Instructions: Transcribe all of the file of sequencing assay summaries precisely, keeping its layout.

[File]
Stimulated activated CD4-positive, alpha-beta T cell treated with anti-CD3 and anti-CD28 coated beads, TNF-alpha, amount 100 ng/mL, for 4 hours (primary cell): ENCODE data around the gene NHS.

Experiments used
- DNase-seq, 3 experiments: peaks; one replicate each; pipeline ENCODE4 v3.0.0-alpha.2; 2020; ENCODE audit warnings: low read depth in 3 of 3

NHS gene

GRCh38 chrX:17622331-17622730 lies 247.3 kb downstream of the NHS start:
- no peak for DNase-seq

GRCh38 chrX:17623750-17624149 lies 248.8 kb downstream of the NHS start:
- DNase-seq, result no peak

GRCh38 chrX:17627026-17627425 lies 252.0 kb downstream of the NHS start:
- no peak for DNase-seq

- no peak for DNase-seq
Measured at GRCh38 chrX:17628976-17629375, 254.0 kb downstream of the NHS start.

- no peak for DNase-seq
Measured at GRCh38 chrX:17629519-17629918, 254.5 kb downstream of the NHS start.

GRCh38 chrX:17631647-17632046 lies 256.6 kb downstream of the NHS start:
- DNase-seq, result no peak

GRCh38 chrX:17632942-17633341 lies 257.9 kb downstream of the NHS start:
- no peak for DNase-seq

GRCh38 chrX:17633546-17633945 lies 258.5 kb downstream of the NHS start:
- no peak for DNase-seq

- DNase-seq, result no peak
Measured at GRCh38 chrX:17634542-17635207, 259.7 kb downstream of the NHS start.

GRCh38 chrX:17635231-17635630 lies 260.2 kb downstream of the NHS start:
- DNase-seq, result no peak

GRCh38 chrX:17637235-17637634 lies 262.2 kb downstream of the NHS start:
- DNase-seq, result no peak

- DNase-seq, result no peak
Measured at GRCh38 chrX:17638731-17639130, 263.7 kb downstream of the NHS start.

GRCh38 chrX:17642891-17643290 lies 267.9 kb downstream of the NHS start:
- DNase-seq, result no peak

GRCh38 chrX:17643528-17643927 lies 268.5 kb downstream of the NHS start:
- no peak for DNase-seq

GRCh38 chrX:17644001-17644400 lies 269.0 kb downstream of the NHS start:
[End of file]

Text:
Stimulated activated CD4-positive, alpha-beta T cell treated with anti-CD3 and anti-CD28 coated beads, TNF-alpha, amount 100 ng/mL, for 4 hours (primary cell): ENCODE data around the gene NHS.

Experiments used
- DNase-seq, 3 experiments: peaks; one replicate each; pipeline ENCODE4 v3.0.0-alpha.2; 2020; ENCODE audit warnings: low read depth in 3 of 3

NHS gene

GRCh38 chrX:17622331-17622730 lies 247.3 kb downstream of the NHS start:
- no peak for DNase-seq

GRCh38 chrX:17623750-17624149 lies 248.8 kb downstream of the NHS start:
- DNase-seq, result no peak

GRCh38 chrX:17627026-17627425 lies 252.0 kb downstream of the NHS start:
- no peak for DNase-seq

- no peak for DNase-seq
Measured at GRCh38 chrX:17628976-17629375, 254.0 kb downstream of the NHS start.

- no peak for DNase-seq
Measured at GRCh38 chrX:17629519-17629918, 254.5 kb downstream of the NHS start.

GRCh38 chrX:17631647-17632046 lies 256.6 kb downstream of the NHS start:
- DNase-seq, result no peak

GRCh38 chrX:17632942-17633341 lies 257.9 kb downstream of the NHS start:
- no peak for DNase-seq

GRCh38 chrX:17633546-17633945 lies 258.5 kb downstream of the NHS start:
- no peak for DNase-seq

- DNase-seq, result no peak
Measured at GRCh38 chrX:17634542-17635207, 259.7 kb downstream of the NHS start.

GRCh38 chrX:17635231-17635630 lies 260.2 kb downstream of the NHS start:
- DNase-seq, result no peak

GRCh38 chrX:17637235-17637634 lies 262.2 kb downstream of the NHS start:
- DNase-seq, result no peak

- DNase-seq, result no peak
Measured at GRCh38 chrX:17638731-17639130, 263.7 kb downstream of the NHS start.

GRCh38 chrX:17642891-17643290 lies 267.9 kb downstream of the NHS start:
- DNase-seq, result no peak

GRCh38 chrX:17643528-17643927 lies 268.5 kb downstream of the NHS start:
- no peak for DNase-seq

GRCh38 chrX:17644001-17644400 lies 269.0 kb downstream of the NHS start: